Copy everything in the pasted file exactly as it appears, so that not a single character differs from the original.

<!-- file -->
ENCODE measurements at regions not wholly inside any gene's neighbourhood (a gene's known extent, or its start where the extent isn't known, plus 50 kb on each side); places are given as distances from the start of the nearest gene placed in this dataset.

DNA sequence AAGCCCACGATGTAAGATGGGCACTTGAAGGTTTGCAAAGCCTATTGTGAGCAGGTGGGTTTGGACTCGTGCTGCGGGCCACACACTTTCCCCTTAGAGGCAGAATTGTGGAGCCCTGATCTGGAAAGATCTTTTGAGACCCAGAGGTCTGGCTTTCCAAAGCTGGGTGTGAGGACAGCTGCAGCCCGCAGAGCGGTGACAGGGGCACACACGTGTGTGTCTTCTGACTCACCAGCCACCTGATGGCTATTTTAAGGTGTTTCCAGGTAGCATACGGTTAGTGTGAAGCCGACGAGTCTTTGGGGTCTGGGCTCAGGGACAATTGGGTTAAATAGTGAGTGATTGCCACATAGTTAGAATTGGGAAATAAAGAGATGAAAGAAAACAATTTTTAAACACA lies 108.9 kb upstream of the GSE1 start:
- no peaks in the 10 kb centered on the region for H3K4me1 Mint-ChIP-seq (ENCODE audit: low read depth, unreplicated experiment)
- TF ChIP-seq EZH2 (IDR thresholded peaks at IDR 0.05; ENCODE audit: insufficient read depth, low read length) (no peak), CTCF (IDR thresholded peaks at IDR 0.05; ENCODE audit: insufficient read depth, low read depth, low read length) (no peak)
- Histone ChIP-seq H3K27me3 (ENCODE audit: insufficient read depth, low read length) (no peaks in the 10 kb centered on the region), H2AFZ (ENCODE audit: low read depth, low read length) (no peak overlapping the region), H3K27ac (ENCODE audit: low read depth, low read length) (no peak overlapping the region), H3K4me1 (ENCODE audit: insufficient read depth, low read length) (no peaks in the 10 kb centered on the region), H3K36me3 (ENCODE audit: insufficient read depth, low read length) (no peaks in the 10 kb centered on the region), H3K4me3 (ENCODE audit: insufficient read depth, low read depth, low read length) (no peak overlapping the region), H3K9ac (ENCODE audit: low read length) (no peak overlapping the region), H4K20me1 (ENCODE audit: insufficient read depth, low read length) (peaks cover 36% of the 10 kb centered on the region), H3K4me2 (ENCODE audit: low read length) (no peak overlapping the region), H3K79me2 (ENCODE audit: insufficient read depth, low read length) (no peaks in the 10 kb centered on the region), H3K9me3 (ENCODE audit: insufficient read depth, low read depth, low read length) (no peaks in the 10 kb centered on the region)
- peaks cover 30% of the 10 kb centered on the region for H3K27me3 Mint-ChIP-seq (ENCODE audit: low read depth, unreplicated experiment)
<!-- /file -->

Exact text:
ENCODE measurements at regions not wholly inside any gene's neighbourhood (a gene's known extent, or its start where the extent isn't known, plus 50 kb on each side); places are given as distances from the start of the nearest gene placed in this dataset.

DNA sequence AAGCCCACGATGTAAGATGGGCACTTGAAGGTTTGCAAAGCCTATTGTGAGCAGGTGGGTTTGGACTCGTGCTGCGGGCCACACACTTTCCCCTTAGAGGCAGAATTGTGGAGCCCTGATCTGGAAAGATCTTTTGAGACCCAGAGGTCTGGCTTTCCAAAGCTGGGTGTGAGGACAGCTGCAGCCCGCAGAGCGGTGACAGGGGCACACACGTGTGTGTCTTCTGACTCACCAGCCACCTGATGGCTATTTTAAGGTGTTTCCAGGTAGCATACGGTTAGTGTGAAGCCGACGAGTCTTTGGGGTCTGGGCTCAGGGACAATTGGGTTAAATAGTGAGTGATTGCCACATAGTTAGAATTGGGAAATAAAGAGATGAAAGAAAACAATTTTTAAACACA lies 108.9 kb upstream of the GSE1 start:
- no peaks in the 10 kb centered on the region for H3K4me1 Mint-ChIP-seq (ENCODE audit: low read depth, unreplicated experiment)
- TF ChIP-seq EZH2 (IDR thresholded peaks at IDR 0.05; ENCODE audit: insufficient read depth, low read length) (no peak), CTCF (IDR thresholded peaks at IDR 0.05; ENCODE audit: insufficient read depth, low read depth, low read length) (no peak)
- Histone ChIP-seq H3K27me3 (ENCODE audit: insufficient read depth, low read length) (no peaks in the 10 kb centered on the region), H2AFZ (ENCODE audit: low read depth, low read length) (no peak overlapping the region), H3K27ac (ENCODE audit: low read depth, low read length) (no peak overlapping the region), H3K4me1 (ENCODE audit: insufficient read depth, low read length) (no peaks in the 10 kb centered on the region), H3K36me3 (ENCODE audit: insufficient read depth, low read length) (no peaks in the 10 kb centered on the region), H3K4me3 (ENCODE audit: insufficient read depth, low read depth, low read length) (no peak overlapping the region), H3K9ac (ENCODE audit: low read length) (no peak overlapping the region), H4K20me1 (ENCODE audit: insufficient read depth, low read length) (peaks cover 36% of the 10 kb centered on the region), H3K4me2 (ENCODE audit: low read length) (no peak overlapping the region), H3K79me2 (ENCODE audit: insufficient read depth, low read length) (no peaks in the 10 kb centered on the region), H3K9me3 (ENCODE audit: insufficient read depth, low read depth, low read length) (no peaks in the 10 kb centered on the region)
- peaks cover 30% of the 10 kb centered on the region for H3K27me3 Mint-ChIP-seq (ENCODE audit: low read depth, unreplicated experiment)